6 Attachment Two 8//15 Draft: 5/18/15 Commercial Lines (EX) Working Group Conference Call April 7, 2015 The Commercial Lines (EX) Working Group of the met via conference call April 7, The following Working Group members participated: Lee Barclay, Chair (WA); Michael Ricker (AK); Joel Laucher (CA); Angela Nelson (MO); Cuc Nguyen (OK); Mark Worman (TX); and Tom Davy (VA). 1. Heard an IIPRC Presentation Mr. Barclay said the Working Group asked for a presentation regarding IIPRC in order to assess whether to recommend a commercial lines interstate compact. Karen Schutter (IIPRC) provided an overview of the IIPRC compact, discussing the origins of the compact, the structure of the commission, the filing and review process, the uniform standards, and some operational features. Ms. Schutter said in the 1980s, there were calls for modernization in state-based approval, especially of asset-based products. Industry was looking for uniformity, speed to market equivalence with products regulated at the federal level and a central point of filing for consistency. Regulators wanted to maintain state-based consumer protection. The overall goal was to have a single point of filing with uniform national standards. With the asset-based products, there was recognition of more uniformity in products and an increased mobility of population whereby consumers can move from one state to another without having to change their policy. Prior to creating the IIPRC, the NAIC established a trial through the Coordinated Advertising Rate and Form Review Authority (CARFRA). Ten states participated. The aims of the program were to create a single point of filing, create uniform standards, be voluntary for states and insurers, be staffed by department regulators, and have standards that could be rejected by a state. In a limited test environment, CARFRA did not work. Even with agreement to uniform standards, the state law might differ, and that law would have to be applied. States were able to object to a particular form and were required to apply any state laws that existed, thereby trumping the approval. A legal mechanism was needed. Ms. Schutter said interstate compacts are recognized in the U.S. constitution. An interstate compact is an agreement between states, has a lot of attributes of contracts and trumps other state laws. The IIPRC compact model was adopted at the NAIC in Products covered are asset-based lines: life, individual and group life, annuities, disability income, and long-term care (LTC). The NAIC incorporated amendments in 2003 (mostly to address legislators concerns): added specificity in how the IIIPRC would operate in meetings and maintain records, as well as made sure powers of the attorney general and state law remedies were preserved. The IIPRC was the first model to be adopted by all three organizations: the National Conference of State Legislators (NCSL), the National Conference of Insurance Legislators (NCOIL) and the NAIC. In March 2004, the IIPRC, a joint public agency, was created when Colorado and Utah enacted legislation and became operational after either 26 states or states with 40% of premium volume adopted the legislation. Both targets were reached in May 2006 when 27 states had enacted the legislation. The inaugural meeting was held in June The IIPRC now has 44 compacting states, representing approximately 75% of premium volume. Uniform standards were developed by the NAIC s s National Standards (EX) Working Group for approximately 12 years. The Working Group created uniform standards and governing documents. Today 93 standards are developed, which is approximately 60% complete. The IIPRC also has standards for rate review for disability income and LTC products. The IIPRC is developing standards going forward. Ms. Schutter said the NAIC provided $500,000 to get the compact operational and has provided additional lines of credit. The current debt is $3.2 million. She said the IIPRC has broken even in the past two years, although payment on the credit lines is currently deferred. She said the IIPRC pays a service fee for NAIC services such as office space, computer, human resources, finance, SERFF system, etc National Association of Insurance Commissioners 1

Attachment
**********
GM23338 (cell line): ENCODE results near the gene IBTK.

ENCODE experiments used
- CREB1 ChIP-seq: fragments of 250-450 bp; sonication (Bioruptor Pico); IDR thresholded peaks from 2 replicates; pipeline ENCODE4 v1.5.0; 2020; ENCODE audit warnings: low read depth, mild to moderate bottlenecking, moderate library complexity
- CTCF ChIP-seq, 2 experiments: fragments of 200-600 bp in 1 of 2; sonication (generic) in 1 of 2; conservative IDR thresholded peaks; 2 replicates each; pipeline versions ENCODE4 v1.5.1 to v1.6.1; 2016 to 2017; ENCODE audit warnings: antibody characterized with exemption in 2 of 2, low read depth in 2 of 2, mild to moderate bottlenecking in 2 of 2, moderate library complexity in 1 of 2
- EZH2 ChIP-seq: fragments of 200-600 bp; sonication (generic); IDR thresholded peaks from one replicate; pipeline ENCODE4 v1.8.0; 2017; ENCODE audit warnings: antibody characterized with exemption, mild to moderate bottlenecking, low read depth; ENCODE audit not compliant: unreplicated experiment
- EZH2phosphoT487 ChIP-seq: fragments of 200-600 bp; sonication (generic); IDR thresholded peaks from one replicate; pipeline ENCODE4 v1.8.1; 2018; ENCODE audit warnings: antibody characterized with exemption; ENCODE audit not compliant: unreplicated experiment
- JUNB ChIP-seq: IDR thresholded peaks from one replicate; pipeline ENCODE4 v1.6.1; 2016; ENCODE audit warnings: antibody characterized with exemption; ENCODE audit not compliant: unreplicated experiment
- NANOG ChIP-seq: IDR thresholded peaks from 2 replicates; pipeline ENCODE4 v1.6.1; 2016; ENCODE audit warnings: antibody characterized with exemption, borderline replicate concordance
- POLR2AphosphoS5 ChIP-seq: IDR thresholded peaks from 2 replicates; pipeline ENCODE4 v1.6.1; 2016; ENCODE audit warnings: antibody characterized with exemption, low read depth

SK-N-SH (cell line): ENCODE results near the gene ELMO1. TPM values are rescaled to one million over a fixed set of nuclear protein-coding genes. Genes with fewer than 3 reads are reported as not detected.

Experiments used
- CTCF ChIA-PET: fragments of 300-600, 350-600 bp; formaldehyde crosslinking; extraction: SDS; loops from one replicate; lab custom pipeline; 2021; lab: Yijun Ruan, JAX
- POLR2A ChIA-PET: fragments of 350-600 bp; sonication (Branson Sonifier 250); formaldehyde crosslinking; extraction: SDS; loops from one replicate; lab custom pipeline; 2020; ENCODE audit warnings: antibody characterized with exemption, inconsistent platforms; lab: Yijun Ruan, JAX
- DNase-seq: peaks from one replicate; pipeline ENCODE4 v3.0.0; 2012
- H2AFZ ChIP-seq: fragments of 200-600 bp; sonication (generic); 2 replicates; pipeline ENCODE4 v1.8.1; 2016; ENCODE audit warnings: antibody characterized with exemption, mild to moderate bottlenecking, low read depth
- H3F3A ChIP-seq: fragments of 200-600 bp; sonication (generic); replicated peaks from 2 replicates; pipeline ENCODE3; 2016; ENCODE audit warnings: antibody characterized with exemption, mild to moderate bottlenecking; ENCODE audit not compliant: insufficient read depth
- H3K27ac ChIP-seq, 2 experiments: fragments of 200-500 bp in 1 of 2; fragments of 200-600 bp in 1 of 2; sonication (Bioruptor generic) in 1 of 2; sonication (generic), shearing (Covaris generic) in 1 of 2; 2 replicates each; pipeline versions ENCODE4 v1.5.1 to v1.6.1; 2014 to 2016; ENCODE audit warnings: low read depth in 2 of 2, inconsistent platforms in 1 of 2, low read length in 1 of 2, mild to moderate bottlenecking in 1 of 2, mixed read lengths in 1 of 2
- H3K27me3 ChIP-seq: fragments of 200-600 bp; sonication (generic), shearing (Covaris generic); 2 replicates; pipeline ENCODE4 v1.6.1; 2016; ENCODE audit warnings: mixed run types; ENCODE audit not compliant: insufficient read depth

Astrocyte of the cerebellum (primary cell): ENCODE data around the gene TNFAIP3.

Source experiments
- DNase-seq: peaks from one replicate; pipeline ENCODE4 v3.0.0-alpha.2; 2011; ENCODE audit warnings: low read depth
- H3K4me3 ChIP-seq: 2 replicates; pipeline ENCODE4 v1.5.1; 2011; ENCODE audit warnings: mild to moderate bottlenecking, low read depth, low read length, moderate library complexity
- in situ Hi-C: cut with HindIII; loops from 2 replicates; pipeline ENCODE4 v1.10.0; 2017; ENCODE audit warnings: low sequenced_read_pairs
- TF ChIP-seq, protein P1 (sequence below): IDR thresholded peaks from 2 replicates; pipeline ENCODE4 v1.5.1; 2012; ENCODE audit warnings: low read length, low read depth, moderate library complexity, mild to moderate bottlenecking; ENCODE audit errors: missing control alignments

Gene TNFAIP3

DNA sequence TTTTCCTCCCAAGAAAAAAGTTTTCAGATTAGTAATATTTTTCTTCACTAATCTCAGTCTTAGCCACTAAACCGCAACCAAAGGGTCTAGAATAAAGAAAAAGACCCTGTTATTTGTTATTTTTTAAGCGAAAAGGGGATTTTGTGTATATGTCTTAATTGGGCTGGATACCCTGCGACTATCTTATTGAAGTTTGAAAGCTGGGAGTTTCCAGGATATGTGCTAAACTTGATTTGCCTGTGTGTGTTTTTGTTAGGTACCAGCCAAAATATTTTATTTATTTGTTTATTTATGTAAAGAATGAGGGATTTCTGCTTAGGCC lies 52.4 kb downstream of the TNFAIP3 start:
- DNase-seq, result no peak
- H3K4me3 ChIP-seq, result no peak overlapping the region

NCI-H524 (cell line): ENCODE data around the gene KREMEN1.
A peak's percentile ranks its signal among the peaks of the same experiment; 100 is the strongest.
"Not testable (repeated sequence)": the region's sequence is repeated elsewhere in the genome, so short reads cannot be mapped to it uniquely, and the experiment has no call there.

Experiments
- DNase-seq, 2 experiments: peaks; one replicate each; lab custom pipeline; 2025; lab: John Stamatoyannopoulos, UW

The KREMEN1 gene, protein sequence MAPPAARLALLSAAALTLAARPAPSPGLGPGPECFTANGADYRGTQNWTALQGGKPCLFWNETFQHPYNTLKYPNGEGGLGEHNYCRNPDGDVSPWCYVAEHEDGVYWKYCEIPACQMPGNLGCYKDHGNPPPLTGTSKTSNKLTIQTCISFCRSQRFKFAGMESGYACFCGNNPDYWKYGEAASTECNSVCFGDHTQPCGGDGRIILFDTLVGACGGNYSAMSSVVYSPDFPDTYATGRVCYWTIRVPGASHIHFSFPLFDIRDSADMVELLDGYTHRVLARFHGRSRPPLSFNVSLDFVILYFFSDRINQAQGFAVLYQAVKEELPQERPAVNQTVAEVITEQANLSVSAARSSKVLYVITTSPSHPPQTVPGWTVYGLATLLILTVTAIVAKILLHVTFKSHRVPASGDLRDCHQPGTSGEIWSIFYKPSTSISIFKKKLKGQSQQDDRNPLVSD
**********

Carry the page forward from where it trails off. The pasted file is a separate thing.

7 Attachment Two 8//15 By enacting the IIPRC, the compacting states agreed that the uniform standards apply over conflicting state laws. States still have a sovereign right to opt out through: 1) legislation, at any time; or 2) regulation, within a certain time after a uniform standard has been adopted. Unfair trade practices (not associated with product content requirements) and unfair claim processes still apply in a state. Governance consists of the compact law, bylaws, promulgated uniform standards, and rules and operating procedures. The compact statute provides a limited scope of authority to the commission to receive, review and approve product filings adopted by the commission. Statute-required operating procedures (how to promulgate standards, fees, etc.) were required to be based on the Model State Administrative Procedures Act; therefore, they are very similar to state agencies procedures. Periodic review of rules and notice/hearings before certain actions are required. Numerous NAIC committees and working groups are established. Since two years ago, the commission decided to create the uniform standards. There is a minimum 60-day notice to state legislative committees and comment period. A supermajority (two-thirds) of membership is required for adoption of uniform standards. A standard is effective at least 90 days after promulgated. This allows states time to put any regulatory opt-out in place. Filings are not accepted for products whereby a standard is not yet adopted. State regulators can view the IIPRC filings through SERFF read-only access. Most reviews are prior approval, although the commission can receive products under self-certification when specified in the uniform standard. There is no deemer provision, but at 60 days, the reviewer must report to the management committee. So far when they are beyond 60 days, additional resources are allocated by the management committee. The compact is planned to be revenue-neutral, with no membership dues and without modifying the state filing fees. Companies pay an annual IIPRC registration fee and a per-filing fee. Small and regional companies pay lower fees. Higher fees are required when actuarial review is necessary. Ms. Schutter said industry support was a key success factor in the implementation of the interstate compact. Mr. Barclay said this is important for the Working Group given that some large commercial insurers expressed interest in a commercial lines interstate compact, but there was also a lot of caution and hesitation. He said the Working Group should consider if this support is different from what occurred with the original interstate compact. Dave Snyder (Property Casualty Insurers Association of America PCI) asked whether the commercial lines could be added to the IIPRC and what state-by-state process would be needed. Ms. Schutter said the compact is specific to particular lines of business, so state legislation would be required. Mr. Snyder questioned whether state laws in commercial lines differ more than life insurance laws. Ms. Schutter said the compact offers flexibility to accommodate different structures. Some states do not allow attained age rating. All states accept issue age. She said the compact accommodates this in a uniform standard for attained age that says if a state does not allow attained age, then the compact does not allow filings using attained age. Ms. Schutter said there is general satisfaction by those actively participating in the contract. She said 200 companies are filing through the IIPRC today. Industry has expressed interest in having additional states in the compact and faster standards development. 2. Discussed Improvements to Commercial Lines Rate Regulation Mr. Barclay said the Working Group might be able to finalize its recommendations and complete it charges prior to the Summer National Meeting. Mr. Barclay will revise the draft recommendations based on comments received. He said the Working Group might want to mention the definition of an exempt commercial policyholder included in the 2010 federal Nonadmitted and Reinsurance Reform Act (NRRA). He said he will also draft a recommendation on the interstate compact issue for discussion. Having no further business, the Commercial Lines (EX) Working Group adjourned. W:\National Meetings\2015\Summer\TF\Speed\CommercialLinesWG\04-07 CommercialLinesWGmin.docx 2015 National Association of Insurance Commissioners 2